Dear CHS faculty and staff,
You may recall that in July, I announced that I was initiating a process to evaluate and restructure the associate dean roles in the College. In considering a restructure, I wanted the College to be in the best position to achieve our instructional, research and service mission into the future. I also observed an opportunity to improve the connection between members of the College and the Dean’s Office, which could improve the everyday experience of working in the College.
On this page, you may review the new structure, see answers to some questions you may have and submit other comments and/or concerns about the restructure.
I look forward to working with you as we move forward.
View an ADA/accessible version of the information from these documents.
I want to improve the connection between members of the College and the Dean’s Office. I also want to put us in the best position to achieve our instructional and research mission, particularly during this challenging time and into the future. The agility we need can be best achieved with a close team that possesses a breadth of skills and experiences.
I convened a short-term Dean’s Advisory Committee to inform the restructure. The Dean’s Advisory Committee included Chris Burdett (Political Science), Alaina Campbell (Advising), Lee Franco (Kinesiology and Health Sciences), Kathy Ingram (Gender, Sexuality and Women’s Studies), Shiv Khanna (Physics), Greg Patterson (English) and Isabelle Richman (School of World Studies). We had an additional member who stepped aside when she decided that she would pursue one of the associate dean roles.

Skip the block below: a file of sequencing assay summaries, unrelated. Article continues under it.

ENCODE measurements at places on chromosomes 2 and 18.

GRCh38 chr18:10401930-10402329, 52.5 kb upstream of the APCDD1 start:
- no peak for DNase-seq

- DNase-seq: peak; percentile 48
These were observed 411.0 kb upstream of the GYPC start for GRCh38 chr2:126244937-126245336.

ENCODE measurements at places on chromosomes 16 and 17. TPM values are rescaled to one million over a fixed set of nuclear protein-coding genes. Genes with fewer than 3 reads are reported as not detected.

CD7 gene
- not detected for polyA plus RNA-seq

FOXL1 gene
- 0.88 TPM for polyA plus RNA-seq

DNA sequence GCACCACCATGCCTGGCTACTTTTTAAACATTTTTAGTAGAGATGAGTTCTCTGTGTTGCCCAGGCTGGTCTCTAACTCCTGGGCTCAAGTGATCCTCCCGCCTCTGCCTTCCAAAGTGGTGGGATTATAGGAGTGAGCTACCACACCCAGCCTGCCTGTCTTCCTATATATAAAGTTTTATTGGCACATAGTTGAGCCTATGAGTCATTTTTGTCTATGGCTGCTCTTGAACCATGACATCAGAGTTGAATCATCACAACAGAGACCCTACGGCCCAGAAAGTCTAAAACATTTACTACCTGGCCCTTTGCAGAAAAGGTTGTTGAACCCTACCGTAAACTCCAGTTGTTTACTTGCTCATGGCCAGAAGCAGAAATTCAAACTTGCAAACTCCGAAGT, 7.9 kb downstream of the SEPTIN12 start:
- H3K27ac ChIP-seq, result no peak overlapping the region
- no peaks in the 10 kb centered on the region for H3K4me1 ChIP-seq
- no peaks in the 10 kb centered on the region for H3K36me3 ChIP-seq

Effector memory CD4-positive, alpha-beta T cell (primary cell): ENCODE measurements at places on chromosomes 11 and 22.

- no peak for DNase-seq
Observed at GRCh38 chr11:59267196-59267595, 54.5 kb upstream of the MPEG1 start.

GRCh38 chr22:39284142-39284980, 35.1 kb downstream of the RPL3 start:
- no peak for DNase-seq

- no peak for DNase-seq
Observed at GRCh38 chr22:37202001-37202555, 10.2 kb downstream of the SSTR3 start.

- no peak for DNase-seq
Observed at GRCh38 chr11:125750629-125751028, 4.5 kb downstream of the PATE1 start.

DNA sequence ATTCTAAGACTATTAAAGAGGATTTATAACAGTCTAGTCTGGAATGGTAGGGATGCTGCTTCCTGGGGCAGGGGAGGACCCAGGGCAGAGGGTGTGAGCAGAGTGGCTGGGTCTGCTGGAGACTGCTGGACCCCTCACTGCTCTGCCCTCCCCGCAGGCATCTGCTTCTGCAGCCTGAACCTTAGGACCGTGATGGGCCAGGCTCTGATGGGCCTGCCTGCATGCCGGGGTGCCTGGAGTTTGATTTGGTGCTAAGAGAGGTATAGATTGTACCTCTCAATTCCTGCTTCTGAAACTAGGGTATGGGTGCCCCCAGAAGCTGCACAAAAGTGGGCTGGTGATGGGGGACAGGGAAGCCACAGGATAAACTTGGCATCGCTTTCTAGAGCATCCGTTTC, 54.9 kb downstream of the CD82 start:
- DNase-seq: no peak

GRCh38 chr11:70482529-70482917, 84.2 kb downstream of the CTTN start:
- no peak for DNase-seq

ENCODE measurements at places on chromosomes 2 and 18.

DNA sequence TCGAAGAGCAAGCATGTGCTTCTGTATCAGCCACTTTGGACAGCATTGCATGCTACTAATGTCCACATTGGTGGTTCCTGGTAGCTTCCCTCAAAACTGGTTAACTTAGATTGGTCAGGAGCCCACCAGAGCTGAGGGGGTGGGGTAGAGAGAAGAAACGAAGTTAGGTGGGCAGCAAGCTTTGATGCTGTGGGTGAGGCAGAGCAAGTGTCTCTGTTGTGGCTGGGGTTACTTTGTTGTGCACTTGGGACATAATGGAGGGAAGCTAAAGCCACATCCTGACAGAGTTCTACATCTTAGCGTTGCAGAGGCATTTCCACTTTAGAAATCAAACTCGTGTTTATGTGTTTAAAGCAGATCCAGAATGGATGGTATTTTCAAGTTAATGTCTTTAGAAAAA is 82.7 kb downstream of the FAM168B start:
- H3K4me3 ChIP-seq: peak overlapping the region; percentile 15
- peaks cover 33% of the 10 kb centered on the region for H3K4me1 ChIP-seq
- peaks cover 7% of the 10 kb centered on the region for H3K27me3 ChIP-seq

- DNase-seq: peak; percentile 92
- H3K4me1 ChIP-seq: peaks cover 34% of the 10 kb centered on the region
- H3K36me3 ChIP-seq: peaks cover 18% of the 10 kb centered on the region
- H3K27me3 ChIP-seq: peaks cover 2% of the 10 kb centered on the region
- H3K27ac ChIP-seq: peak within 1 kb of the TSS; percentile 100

Together, we reviewed publications that assess models for dean’s offices. Some members of the committee also surveyed chairs, associate chairs, current associate deans and select staff in the Dean’s Office to identify strengths and opportunities for improvement in the current structure. With this information, we had long discussions during Zoom meetings and in shared documents.
The College is very eclectic. We have academic departments in the humanities, social sciences, behavioral sciences, natural sciences (theoretical and applied), mathematics and statistics. The areas are loosely organized around similar departments; however, this was not the only consideration. We also had to balance the workload of the area associate deans by having roughly even numbers of faculty, staff and students in the areas.
Don’t worry! The associate deans are going to work closely as a team. All of the associate deans will meet regularly to make sure that they all have the information they need and are implementing policies in the same way across departments and schools. If we have an unexpected problem, my job as dean will be to make sure that small differences don’t lead to unequal experiences across the areas.